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How Amazon’s $15 minimum wage might hurt workers


Amazon’s recent company-wide $15 an hour minimum wage raise for its workers might not be the slam dunk many originally thought it to be.

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The decision to increase wages for nearly 350,000 Amazon workers was widely lauded as a win for underpaid warehouse employees. The company is paying for the raise by eliminating monthly bonuses worth hundreds of dollars, as well as stock awards for warehouse workers and other hourly employees.

Before the raise, warehouse workers received anywhere from two to three Restricted Stock Unit (RSU) awards, vesting in full after two years. Sitting at around $2,000 a share, Amazon stock is traditionally touted as a massive value-add for employees when determining base wages.

On top of that, employees also received monthly bonuses through the company’s Variable Compensation Pay (VCP) program, with the ability to earn up to 8 percent of their monthly income. According to Yahoo! Finance, “an average worker usually receives $1,800 to $3,000 a year through the VCP program.” The potential earnings for bonuses double during peak months.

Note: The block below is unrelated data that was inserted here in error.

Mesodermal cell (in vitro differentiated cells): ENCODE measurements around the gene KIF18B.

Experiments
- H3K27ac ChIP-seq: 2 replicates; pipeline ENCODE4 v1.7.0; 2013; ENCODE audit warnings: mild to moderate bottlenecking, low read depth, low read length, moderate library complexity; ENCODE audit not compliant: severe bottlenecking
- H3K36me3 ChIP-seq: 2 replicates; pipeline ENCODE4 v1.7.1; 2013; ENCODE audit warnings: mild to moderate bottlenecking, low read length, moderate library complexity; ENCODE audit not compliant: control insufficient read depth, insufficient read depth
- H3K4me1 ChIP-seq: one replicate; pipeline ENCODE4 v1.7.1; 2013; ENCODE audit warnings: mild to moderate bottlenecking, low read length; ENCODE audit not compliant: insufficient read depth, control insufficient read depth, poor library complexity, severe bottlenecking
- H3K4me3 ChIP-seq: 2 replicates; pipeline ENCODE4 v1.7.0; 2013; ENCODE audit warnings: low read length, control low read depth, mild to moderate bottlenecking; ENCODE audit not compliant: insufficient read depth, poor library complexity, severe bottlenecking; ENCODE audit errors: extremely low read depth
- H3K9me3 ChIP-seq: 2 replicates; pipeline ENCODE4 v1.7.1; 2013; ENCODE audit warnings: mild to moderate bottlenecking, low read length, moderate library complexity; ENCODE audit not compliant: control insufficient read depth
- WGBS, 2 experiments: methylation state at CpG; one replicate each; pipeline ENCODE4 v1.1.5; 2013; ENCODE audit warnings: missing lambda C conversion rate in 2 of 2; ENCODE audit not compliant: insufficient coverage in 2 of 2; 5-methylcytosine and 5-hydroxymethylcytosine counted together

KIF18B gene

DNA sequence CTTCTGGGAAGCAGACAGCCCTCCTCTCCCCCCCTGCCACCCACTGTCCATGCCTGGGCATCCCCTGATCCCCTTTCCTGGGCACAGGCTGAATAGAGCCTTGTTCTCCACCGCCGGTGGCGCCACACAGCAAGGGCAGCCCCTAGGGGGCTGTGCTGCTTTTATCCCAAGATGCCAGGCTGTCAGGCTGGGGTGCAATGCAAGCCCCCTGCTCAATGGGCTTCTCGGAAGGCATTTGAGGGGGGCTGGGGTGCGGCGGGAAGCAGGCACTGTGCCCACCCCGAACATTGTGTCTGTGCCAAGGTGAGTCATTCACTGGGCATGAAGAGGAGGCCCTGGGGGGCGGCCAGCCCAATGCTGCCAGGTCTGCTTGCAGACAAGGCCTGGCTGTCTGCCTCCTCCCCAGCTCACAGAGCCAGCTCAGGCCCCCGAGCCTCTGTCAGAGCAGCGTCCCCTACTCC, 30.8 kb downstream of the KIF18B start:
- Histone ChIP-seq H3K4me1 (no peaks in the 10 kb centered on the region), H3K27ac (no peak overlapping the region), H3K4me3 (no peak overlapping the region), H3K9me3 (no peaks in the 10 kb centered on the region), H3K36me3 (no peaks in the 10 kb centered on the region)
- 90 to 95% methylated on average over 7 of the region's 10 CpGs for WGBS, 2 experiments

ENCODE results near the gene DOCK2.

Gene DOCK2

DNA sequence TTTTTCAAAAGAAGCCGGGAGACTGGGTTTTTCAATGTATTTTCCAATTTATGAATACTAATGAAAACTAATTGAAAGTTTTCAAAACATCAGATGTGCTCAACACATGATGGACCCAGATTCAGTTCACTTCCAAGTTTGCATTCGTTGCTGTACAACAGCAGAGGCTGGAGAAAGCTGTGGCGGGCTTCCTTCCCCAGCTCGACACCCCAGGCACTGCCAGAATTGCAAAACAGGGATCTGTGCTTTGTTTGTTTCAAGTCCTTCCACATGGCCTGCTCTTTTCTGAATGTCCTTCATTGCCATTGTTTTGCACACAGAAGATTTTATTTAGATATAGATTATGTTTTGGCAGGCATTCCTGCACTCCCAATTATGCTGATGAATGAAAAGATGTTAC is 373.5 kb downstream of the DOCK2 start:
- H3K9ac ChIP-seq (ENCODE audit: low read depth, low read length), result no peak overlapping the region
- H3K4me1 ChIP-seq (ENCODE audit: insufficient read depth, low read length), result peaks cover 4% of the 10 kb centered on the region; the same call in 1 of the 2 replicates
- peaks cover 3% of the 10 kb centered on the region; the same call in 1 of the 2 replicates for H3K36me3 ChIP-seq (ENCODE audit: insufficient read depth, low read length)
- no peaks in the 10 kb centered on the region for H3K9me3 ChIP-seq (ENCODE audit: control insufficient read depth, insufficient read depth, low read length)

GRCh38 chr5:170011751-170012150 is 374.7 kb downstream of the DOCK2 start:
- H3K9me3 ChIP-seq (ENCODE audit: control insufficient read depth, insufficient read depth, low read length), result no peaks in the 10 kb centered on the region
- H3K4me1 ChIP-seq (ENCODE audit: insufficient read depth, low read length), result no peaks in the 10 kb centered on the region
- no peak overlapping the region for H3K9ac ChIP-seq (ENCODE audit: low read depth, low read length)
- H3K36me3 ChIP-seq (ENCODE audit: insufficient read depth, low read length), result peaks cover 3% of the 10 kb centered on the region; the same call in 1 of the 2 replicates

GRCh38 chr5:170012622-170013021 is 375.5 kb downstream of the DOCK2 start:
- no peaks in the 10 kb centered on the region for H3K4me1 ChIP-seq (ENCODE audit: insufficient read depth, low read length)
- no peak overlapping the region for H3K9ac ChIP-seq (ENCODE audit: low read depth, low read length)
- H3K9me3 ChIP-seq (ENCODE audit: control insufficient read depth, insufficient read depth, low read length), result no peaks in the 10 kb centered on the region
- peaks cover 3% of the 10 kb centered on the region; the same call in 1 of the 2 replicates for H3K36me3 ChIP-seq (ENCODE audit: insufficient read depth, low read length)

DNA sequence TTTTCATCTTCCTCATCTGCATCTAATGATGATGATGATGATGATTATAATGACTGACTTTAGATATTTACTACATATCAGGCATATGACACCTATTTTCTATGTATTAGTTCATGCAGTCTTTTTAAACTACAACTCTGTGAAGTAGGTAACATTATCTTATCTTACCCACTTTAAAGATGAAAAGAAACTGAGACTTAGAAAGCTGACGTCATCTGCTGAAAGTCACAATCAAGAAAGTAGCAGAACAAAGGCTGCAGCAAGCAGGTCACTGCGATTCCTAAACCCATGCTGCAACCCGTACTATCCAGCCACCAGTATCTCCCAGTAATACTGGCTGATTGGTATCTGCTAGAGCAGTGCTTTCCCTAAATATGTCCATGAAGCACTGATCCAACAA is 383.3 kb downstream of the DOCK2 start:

The recent raise, though, spelled the end to both RSU awards and the VCP program. Yahoo! Finance spoke with an anonymous employee, who estimated that while an additional $1 an hour raise adds up to $2,080 a year in total earnings, employees “could have earned a few thousands dollars more from the incentive programs.”

Essentially, the potential earnings ceiling has been lowered in favor of raising the floor, placing warehouse workers firmly between a rock and a hard place.

Amazon does note that the fixed raise represents a “more immediate and predictable” source of income for employees. Amazon representatives argue that overall compensation is actually going up, even with those cuts.

For a company whose revenue increased by 30 percent in 2017, and whose stock value has tripled since 2016, it could be perceived by some as dubious to claim that the only way to pay for a $15-an-hour raise is to take away other potential benefits.

Perhaps having it both ways simply isn’t possible, but it’s a tough pill to swallow for a cross-section of employees that have struggled just to get to this point.

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